Muslims in Aleppo have started mixing with Christians for the first time and some are even going to churches.
The relentless bombing and fighting is heaviest in Muslim parts of Aleppo as so many Muslims have fled to Christian areas to seek refuge, the Christian persecution charity World Watch Monitor reports.
"Many Muslims were genuinely surprised when they met Christian women in our churches willing to serve them," said Kristina, 28, a Christian who fled from the city after having her first child. "Their image was that all Christian women spend most of their days dancing in night clubs and drinking alcohol! Meeting each other was a shock, both for them and for us."
Kristina was safely in Lebanon when she spoke to a representative from World Watch Monitor which reports her story today.
She said nine out of ten Christians in her church had fled Aleppo, but her friends still in the city have told her the church is full because their places have been taken - by displaced Muslims. They are going to church to take part in classes organised to help them cope amid the chaos and destruction.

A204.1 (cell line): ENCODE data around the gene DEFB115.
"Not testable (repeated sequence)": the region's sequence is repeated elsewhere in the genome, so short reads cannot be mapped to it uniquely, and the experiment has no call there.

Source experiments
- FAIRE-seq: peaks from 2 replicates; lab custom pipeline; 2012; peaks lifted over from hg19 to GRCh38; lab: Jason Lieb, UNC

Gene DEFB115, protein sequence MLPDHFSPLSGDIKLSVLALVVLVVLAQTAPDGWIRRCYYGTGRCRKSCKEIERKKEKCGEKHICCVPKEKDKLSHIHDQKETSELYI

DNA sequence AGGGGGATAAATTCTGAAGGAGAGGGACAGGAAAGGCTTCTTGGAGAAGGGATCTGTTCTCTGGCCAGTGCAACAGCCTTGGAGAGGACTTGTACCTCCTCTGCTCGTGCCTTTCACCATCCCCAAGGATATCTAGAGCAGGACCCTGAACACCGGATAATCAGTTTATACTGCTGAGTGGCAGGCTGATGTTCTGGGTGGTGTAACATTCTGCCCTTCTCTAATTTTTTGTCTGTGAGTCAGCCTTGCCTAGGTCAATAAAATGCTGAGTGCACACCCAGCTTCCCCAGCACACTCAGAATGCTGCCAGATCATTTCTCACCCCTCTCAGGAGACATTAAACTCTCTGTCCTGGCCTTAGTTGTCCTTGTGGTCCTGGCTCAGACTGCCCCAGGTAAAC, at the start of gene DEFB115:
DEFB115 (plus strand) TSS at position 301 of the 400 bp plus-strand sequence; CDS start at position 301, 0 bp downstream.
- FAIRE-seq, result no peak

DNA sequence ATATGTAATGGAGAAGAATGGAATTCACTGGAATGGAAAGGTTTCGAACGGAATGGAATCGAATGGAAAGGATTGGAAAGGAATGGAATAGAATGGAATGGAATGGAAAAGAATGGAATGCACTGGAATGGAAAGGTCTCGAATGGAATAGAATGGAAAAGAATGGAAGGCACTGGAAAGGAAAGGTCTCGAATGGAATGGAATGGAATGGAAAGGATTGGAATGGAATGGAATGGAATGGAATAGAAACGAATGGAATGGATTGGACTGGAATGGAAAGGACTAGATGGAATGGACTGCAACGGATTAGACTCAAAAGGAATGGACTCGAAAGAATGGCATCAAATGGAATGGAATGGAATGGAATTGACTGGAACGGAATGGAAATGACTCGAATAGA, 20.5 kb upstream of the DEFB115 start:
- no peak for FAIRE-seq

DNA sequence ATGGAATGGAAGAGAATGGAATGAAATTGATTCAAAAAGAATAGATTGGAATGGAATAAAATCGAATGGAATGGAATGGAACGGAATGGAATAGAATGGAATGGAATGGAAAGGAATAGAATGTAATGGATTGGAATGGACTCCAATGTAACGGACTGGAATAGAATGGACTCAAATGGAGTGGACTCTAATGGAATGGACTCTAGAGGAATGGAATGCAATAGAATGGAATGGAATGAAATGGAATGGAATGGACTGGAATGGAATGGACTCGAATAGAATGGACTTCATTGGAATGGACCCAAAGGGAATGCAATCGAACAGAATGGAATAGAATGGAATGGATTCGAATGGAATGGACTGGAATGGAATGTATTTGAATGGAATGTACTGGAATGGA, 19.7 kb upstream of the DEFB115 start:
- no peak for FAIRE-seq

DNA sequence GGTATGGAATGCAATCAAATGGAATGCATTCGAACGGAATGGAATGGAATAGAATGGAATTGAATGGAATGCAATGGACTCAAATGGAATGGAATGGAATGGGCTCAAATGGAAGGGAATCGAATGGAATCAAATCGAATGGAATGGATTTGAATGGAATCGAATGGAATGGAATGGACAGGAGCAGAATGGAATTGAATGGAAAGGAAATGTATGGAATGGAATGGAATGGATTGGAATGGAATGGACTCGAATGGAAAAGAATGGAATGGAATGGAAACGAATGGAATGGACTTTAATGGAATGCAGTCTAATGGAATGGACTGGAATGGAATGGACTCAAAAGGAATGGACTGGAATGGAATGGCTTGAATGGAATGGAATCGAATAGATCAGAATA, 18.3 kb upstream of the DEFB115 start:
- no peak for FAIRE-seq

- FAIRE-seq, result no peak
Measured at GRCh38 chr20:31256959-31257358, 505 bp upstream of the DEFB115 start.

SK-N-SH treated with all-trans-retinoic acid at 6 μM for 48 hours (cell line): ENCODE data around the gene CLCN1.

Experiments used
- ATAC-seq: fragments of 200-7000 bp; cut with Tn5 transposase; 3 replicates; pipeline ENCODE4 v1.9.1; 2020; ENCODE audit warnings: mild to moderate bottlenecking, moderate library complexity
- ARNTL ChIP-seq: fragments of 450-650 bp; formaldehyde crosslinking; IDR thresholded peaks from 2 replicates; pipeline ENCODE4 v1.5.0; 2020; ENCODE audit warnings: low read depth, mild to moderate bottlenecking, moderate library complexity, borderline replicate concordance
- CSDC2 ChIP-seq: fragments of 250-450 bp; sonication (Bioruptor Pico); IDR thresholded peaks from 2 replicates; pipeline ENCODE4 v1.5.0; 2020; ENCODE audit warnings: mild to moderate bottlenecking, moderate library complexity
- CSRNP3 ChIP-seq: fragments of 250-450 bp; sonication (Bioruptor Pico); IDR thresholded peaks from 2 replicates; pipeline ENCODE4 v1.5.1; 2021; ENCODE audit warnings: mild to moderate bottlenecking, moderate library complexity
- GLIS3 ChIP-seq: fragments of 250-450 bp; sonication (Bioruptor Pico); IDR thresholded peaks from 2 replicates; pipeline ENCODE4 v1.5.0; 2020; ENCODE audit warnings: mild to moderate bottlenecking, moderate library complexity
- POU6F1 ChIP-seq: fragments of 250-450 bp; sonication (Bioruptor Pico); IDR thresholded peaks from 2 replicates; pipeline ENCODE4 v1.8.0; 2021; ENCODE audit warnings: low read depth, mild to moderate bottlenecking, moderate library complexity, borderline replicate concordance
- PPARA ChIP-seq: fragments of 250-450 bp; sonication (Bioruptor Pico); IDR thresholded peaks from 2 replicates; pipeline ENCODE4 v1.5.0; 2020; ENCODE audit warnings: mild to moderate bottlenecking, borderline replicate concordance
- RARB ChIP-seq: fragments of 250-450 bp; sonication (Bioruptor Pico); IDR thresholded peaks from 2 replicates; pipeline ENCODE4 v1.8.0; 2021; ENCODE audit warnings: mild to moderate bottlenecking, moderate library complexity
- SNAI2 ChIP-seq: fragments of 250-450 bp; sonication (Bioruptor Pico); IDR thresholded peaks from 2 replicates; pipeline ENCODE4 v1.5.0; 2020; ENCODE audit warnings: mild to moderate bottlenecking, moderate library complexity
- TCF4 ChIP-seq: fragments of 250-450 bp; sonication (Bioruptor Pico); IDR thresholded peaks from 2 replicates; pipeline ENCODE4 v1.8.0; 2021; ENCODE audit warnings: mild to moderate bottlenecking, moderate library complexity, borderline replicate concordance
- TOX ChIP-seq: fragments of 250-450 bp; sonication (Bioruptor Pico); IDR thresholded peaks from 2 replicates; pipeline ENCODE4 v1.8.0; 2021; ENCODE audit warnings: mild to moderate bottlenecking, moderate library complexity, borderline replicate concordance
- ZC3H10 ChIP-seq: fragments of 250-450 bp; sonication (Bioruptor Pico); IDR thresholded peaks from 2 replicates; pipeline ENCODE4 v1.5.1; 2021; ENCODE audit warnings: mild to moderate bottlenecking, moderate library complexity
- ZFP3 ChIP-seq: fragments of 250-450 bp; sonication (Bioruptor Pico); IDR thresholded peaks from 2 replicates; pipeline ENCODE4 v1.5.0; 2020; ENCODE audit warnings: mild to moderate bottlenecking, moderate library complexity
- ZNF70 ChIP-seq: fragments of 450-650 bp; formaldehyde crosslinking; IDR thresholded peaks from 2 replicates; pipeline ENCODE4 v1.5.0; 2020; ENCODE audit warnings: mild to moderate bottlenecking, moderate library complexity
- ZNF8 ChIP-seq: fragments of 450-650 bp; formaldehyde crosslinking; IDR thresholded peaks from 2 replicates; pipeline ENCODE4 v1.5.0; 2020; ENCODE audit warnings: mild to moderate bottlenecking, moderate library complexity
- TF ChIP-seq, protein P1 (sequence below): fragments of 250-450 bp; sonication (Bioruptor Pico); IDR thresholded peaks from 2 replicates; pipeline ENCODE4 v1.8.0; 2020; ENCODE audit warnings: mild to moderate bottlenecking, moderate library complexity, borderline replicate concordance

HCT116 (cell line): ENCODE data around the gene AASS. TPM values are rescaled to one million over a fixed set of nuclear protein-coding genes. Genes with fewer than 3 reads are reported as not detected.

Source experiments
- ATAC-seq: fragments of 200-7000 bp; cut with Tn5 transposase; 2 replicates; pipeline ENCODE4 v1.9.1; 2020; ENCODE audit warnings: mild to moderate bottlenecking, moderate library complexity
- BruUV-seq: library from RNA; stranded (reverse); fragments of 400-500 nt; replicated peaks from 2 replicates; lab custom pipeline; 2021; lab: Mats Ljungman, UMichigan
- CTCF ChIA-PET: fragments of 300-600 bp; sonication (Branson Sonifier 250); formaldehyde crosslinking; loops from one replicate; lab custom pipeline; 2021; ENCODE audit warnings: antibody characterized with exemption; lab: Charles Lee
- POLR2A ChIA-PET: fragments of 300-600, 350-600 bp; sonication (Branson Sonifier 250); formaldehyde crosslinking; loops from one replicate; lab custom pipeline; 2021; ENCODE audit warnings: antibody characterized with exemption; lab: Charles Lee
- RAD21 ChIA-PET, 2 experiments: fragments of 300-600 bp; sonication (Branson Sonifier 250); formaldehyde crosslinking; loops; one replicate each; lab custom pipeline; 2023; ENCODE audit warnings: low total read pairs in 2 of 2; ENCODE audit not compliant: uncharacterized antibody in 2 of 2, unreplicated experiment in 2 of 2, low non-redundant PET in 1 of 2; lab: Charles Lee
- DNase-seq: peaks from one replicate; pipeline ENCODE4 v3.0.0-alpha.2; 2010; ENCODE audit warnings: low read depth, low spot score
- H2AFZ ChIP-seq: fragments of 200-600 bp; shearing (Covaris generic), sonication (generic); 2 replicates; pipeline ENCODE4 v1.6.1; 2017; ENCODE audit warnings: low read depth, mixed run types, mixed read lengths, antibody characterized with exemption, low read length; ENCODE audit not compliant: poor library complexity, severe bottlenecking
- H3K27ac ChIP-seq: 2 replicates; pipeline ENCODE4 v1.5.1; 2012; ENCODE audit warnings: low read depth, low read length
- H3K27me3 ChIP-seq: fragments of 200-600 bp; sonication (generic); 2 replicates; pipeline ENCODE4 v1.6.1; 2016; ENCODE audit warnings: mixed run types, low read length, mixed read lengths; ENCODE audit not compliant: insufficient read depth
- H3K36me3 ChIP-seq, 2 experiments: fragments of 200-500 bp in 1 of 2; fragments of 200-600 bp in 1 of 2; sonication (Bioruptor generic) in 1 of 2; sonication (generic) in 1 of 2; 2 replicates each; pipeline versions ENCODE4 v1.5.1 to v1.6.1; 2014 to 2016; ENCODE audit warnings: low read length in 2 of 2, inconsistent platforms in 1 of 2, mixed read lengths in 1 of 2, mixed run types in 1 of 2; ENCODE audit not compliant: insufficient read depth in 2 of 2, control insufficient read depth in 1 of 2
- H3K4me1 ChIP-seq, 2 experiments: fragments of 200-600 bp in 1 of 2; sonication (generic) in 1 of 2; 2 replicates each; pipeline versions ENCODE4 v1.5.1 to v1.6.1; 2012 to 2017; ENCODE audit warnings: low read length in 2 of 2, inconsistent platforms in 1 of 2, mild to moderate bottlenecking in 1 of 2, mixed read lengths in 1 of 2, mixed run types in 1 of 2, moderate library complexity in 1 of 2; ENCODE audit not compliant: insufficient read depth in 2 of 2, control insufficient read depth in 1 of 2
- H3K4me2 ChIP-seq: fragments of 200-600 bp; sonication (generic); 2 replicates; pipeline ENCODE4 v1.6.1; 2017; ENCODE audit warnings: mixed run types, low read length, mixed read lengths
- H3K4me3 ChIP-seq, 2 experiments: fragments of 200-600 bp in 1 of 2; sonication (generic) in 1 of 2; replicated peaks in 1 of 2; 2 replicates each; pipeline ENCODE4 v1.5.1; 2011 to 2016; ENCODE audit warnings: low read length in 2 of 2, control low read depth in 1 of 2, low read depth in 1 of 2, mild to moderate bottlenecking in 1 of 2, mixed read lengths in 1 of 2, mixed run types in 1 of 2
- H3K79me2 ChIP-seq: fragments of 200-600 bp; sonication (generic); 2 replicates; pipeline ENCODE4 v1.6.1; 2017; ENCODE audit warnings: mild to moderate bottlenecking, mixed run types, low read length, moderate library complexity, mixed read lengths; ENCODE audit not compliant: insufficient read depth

They are particularly drawn to activities laid on for children, and many have been surprised to find that the churches are trying to help all Syrians, not just Christians.
"Many are re-thinking the faith they grew up in and have dropped their hostility towards Christians," Kristina told World Watch Monitor.
The Muslim mothers do not even mind that their children are hearing the Bible read each day.
Kristina said: "The mothers are okay with that. They see it as positive if their children learn about God. It's the husbands who are stricter, usually."
She said the Muslim women felt "liberated" in church.
"They notice the church doesn't see them as merely machines only fit for cleaning, giving birth to children, and raising them, like many Muslim men do.
"In Islam, many women don't have any rights. When they feel how Christians really care for them, it feels like heaven for those women. They see it's possible to live as independent women, to dream."
She said that his was the first time ever that Muslims were approaching the churches.
"The only thing we have to do is tell them the good news; they are waiting for it."